EntheosDark Future [Spinefarm Records] may be the second full-length album from Entheos, but it feels like the first for the California quartet—Chaney Crabb [vocals], Navene Koperweis [drums], Evan Brewer [bass], and Travis LeVrier [guitar]. As far as technical heavy music goes, the group’s powerhouse pedigree remains unparalleled. A veritable who’s who of the scene, Evan and Navene not only co-founded underground luminaries Animosity, but the bassist and drummer served in the ranks of The Faceless and Animals As Leaders, respectively. As Chaney, Navene, and Evan toured behind Entheos’s acclaimed 2016 debut, The Infinite Nothing, the lineup solidified with the addition of Travis—who had recently departed Scale The Summit.
“To me, Dark Future is like our first real release,” affirms Chaney. “Travis coming into the band was the perfect match, and the album encompasses each individual band member. It’s us saying, ‘This is Entheos. This is who we are. Dark Future begins our journey’.”
“I’ve known Navene and Evan since 2004,” says Travis. “When they were touring behind The Infinite Nothing, we hung out. They asked me if I was interested in playing guitar for them. I joked, ‘I would step in, but I’m not sure if I have the chops.’ They exchanged a look, and I was like, ‘What did I say? I was joking.’ It turns out they weren’t,” he laughs. “Ultimately, it was a really seamless transition for me.”
The Infinite Nothing earned praise from Loudwire, Metal Injection, New Noise Magazine, and more as the group toured with everyone from The Black Dahlia Murder and The Dillinger Escape Plan to Veil of Maya and Between The Buried and Me. Getting off the road, the musicians holed up in Navene's apartment in early 2017 to begin writing what would become Dark Future together.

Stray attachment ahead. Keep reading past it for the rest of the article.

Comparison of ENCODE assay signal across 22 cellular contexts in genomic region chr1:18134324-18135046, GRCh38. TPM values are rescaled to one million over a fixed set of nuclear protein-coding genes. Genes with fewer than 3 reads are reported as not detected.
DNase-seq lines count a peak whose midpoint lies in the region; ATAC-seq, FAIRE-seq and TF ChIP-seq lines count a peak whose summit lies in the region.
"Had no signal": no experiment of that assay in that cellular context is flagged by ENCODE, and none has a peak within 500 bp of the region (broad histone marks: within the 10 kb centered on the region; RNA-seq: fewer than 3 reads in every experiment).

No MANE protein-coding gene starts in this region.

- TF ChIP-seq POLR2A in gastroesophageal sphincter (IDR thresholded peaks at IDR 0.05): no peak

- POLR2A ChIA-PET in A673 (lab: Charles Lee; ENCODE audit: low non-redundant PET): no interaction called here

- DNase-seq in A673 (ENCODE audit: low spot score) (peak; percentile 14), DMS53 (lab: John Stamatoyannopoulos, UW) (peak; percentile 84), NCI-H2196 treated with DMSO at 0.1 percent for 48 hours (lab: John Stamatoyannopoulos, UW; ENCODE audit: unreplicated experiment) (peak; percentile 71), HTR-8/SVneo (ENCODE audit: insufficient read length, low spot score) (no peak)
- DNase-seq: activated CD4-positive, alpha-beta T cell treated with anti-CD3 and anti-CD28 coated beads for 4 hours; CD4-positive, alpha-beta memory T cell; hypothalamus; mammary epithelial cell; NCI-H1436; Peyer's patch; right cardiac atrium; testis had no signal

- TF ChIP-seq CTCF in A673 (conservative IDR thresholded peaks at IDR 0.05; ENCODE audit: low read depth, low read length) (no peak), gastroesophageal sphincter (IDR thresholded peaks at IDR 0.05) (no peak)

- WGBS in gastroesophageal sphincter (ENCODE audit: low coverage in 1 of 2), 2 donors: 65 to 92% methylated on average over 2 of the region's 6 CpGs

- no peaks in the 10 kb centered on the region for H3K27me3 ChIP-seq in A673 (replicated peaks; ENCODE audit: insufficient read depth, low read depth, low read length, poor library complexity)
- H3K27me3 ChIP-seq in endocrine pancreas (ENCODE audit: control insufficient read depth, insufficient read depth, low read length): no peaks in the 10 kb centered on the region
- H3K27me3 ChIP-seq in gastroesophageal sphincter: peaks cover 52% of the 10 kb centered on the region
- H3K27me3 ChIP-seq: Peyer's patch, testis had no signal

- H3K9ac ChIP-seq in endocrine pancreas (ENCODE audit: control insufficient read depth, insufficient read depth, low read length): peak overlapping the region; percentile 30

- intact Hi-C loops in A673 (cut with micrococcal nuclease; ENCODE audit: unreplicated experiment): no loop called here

“We wanted to evolve the sound a little bit,” Navene exclaims. “Evan wrote a lot more. You can feel Travis’s influence in there. We didn’t have that before. The process was different this time around. We decided to get together for a couple of weeks in a room and hammer out the whole album. The last time, it was mostly done via email. Being in the same place, you really get inspired by what everyone else is doing.”
“It just flowed really well once we got together,” agrees Travis. “That was the last piece of the puzzle that I needed to prove to myself. I knew I could do well on tour and live, but I wanted to prove I could write music with them. The whole thing was very inspiring for all of us. It was creativity in its purest from. That’s where it all started.”
“Now, it was much more of a group effort from the ground up,” adds Evan. “It was different in that regard. Once we started recording, everything went really fast.”
The song “Melancholia” reflects the strength of their union. Tightly wound polyrhythmic guitars entwine with mind-numbing percussion, tempering technicality, groove, and space. Meanwhile, Chaney’s screams haunt and hypnotize before spiraling into an entrancing blast of fret fireworks.
“The title fully describes the song,” admits Chaney. “It’s about being melancholy or unsure about life and if the decisions you’ve made are correct. The start is very reminiscent of our last two releases, but there’s an evolution in songwriting that brings everything into new territory.”
Speaking of new territory, two head-spinning musical movements earmark the record. The first sees “Black Static (I)” collide with the progressive pummeling of “White Noise (II),” while the second ignites the scorched metallic mastery of “Inverted Earth (I)” towards the galactic grinding of “Sunshift (II).”
“I think this album is going to translate better live,” explains Evan. “It’s technical, but not in a super dense way. There’s more space, and the tempos are slightly slower—which will be fun on stage.”
Ultimately, Dark Future hints at what’s ahead for not only Entheos, but extreme music in general as it positions the band ahead of the curve in all regards.
“I want people to walk away with a sense of who we are as a band,” concludes Chaney. “Evan, Navene, and I have been extremely tightknit since the beginning. It just took us a year-and-a-half to find Travis. Now that we’re together, I hope listeners want even more from us.”
“I hope audiences feel like they experienced something,” Navene leaves off. “When I heard it totally done, I felt like I had just left a movie theater. It’s a heavy, deep, and cinematic experience. I hope that’s what comes across.”
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